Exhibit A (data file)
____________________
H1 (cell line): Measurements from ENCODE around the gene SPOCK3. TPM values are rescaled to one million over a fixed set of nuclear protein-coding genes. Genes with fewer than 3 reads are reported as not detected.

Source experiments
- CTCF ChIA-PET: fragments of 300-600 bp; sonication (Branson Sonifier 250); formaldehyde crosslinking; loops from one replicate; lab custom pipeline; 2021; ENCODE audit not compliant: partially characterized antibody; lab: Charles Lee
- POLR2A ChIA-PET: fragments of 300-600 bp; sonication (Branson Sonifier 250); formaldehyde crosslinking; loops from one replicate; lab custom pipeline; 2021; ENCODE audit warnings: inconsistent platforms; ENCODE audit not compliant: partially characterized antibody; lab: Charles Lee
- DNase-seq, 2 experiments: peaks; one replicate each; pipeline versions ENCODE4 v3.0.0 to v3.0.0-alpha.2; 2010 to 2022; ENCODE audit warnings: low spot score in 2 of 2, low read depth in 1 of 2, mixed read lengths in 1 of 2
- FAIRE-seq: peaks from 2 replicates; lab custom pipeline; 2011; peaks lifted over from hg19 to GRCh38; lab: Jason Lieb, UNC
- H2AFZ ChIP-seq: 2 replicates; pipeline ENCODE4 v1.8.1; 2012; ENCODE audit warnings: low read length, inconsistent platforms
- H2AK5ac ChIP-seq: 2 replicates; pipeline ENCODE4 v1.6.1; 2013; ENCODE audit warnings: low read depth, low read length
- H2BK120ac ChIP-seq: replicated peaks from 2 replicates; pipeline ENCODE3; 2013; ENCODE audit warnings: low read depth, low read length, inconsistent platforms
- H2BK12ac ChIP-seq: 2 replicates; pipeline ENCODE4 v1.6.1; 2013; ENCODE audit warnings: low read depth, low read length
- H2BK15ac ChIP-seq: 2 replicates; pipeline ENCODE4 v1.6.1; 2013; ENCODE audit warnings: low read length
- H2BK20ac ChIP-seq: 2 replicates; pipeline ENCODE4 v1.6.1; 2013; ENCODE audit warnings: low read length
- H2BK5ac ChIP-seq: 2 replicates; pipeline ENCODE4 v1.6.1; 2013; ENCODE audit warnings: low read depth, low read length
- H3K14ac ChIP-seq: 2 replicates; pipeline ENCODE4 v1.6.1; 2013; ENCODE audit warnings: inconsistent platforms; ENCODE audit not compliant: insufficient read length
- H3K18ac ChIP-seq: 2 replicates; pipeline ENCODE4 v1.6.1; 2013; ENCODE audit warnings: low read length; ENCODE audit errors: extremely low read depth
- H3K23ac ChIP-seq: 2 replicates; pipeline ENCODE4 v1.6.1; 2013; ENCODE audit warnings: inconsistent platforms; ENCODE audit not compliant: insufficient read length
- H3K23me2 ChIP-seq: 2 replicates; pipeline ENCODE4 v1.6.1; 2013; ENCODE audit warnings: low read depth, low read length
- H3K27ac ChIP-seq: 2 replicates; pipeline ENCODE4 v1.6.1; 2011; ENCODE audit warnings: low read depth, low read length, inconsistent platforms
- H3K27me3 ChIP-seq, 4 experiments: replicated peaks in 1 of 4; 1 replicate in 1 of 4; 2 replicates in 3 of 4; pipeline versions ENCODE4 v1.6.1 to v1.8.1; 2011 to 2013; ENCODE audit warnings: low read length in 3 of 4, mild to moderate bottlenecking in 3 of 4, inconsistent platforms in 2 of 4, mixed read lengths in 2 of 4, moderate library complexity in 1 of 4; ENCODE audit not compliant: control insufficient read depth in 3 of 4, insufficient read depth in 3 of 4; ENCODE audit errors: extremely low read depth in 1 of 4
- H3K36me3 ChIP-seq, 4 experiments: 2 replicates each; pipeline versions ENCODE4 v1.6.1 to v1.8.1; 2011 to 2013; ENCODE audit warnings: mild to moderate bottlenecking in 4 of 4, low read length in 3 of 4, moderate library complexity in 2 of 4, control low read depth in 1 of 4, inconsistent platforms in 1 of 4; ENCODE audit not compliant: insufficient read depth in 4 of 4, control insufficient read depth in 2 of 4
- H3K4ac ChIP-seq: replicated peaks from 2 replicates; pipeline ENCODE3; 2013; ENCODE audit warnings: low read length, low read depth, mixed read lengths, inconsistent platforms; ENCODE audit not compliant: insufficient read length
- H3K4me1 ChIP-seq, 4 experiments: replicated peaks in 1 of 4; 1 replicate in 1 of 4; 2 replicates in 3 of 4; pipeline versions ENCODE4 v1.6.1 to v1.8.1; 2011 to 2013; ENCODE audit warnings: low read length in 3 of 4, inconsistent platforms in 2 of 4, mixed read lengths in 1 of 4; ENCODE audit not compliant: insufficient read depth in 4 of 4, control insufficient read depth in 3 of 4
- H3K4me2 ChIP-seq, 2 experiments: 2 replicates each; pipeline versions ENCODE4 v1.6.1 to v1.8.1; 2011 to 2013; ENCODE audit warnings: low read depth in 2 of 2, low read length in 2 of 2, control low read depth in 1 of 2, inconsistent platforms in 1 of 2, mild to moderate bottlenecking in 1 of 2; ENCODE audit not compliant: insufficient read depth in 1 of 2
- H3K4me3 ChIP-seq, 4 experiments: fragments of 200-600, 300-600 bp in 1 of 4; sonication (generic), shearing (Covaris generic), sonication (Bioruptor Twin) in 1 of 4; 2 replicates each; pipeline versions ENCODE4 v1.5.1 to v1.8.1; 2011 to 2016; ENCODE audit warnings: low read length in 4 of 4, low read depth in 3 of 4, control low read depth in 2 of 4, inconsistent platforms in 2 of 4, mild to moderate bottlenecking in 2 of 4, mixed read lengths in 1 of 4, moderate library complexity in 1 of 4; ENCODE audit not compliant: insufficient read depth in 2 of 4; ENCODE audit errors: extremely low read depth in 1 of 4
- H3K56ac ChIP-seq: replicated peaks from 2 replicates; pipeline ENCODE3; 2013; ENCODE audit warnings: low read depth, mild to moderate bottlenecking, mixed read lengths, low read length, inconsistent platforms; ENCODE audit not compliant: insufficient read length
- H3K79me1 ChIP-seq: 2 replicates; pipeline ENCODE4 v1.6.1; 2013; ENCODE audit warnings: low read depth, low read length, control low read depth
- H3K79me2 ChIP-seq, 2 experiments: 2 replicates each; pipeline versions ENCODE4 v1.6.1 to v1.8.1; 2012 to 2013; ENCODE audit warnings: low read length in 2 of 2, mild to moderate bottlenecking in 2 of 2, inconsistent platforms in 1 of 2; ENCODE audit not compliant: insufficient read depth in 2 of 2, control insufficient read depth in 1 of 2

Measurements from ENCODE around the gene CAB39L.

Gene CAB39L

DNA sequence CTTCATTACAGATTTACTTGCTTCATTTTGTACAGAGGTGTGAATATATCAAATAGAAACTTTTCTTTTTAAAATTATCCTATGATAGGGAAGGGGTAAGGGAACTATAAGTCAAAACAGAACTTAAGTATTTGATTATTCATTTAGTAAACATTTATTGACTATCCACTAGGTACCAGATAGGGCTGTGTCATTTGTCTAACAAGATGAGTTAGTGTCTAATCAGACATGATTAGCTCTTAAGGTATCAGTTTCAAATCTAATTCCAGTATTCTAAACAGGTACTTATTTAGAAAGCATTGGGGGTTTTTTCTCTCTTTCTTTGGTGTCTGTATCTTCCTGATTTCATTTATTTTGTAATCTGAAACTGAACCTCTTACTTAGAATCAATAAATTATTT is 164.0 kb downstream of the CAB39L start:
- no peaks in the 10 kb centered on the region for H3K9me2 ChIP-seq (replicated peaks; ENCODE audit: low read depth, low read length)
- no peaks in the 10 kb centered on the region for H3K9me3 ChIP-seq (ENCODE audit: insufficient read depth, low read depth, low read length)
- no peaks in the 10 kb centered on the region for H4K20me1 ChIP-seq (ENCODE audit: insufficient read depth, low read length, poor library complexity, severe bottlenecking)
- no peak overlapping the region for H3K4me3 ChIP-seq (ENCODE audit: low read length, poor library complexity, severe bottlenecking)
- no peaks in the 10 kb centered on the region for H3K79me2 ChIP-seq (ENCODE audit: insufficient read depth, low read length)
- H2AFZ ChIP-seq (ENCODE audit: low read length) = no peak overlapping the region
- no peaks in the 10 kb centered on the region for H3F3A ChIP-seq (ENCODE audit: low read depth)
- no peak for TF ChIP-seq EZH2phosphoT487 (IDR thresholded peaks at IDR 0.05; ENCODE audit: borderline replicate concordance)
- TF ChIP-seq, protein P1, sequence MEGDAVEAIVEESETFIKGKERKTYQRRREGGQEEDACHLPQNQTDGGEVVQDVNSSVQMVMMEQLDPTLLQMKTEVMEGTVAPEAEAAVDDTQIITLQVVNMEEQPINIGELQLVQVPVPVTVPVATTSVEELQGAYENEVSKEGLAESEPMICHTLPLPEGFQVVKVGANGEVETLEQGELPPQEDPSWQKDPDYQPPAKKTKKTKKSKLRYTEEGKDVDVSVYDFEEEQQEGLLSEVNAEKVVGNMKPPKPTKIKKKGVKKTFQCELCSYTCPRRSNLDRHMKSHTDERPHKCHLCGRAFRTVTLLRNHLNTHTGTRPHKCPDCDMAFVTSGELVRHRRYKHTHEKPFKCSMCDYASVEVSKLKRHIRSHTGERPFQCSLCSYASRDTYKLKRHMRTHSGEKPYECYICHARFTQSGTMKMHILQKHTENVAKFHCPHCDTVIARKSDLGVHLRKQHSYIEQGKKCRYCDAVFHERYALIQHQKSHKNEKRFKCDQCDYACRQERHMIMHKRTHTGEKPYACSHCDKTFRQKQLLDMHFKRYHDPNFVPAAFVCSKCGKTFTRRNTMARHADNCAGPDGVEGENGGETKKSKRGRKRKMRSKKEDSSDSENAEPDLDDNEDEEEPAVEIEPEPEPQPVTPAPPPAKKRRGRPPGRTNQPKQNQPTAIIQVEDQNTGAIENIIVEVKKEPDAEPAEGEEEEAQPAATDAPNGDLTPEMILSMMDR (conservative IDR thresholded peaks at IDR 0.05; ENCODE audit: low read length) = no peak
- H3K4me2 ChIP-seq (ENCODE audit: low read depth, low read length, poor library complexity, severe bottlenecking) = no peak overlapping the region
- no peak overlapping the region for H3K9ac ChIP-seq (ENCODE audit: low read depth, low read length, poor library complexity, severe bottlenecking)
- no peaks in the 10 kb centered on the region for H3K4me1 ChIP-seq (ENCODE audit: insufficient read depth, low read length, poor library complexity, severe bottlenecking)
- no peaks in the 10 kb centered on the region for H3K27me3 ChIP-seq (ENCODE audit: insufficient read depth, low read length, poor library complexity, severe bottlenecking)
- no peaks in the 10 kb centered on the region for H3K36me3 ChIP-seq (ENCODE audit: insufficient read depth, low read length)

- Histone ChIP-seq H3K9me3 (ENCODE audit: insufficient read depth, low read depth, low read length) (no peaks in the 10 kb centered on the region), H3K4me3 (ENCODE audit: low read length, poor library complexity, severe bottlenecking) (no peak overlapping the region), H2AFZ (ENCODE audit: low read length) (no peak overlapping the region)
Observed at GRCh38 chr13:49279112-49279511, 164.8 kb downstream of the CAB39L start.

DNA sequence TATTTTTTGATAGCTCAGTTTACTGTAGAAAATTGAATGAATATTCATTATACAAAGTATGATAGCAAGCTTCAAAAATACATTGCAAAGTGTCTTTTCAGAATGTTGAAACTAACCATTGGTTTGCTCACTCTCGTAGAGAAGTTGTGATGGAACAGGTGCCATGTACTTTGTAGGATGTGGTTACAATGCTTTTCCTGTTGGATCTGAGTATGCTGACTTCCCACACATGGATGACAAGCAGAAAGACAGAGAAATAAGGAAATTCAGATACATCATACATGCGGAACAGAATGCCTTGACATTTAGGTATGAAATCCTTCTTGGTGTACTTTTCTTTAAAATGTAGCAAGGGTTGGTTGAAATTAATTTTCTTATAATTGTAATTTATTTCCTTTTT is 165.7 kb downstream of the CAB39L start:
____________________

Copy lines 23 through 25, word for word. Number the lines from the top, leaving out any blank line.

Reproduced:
- H3K4me2 ChIP-seq, 2 experiments: 2 replicates each; pipeline versions ENCODE4 v1.6.1 to v1.8.1; 2011 to 2013; ENCODE audit warnings: low read depth in 2 of 2, low read length in 2 of 2, control low read depth in 1 of 2, inconsistent platforms in 1 of 2, mild to moderate bottlenecking in 1 of 2; ENCODE audit not compliant: insufficient read depth in 1 of 2
- H3K4me3 ChIP-seq, 4 experiments: fragments of 200-600, 300-600 bp in 1 of 4; sonication (generic), shearing (Covaris generic), sonication (Bioruptor Twin) in 1 of 4; 2 replicates each; pipeline versions ENCODE4 v1.5.1 to v1.8.1; 2011 to 2016; ENCODE audit warnings: low read length in 4 of 4, low read depth in 3 of 4, control low read depth in 2 of 4, inconsistent platforms in 2 of 4, mild to moderate bottlenecking in 2 of 4, mixed read lengths in 1 of 4, moderate library complexity in 1 of 4; ENCODE audit not compliant: insufficient read depth in 2 of 4; ENCODE audit errors: extremely low read depth in 1 of 4
- H3K56ac ChIP-seq: replicated peaks from 2 replicates; pipeline ENCODE3; 2013; ENCODE audit warnings: low read depth, mild to moderate bottlenecking, mixed read lengths, low read length, inconsistent platforms; ENCODE audit not compliant: insufficient read length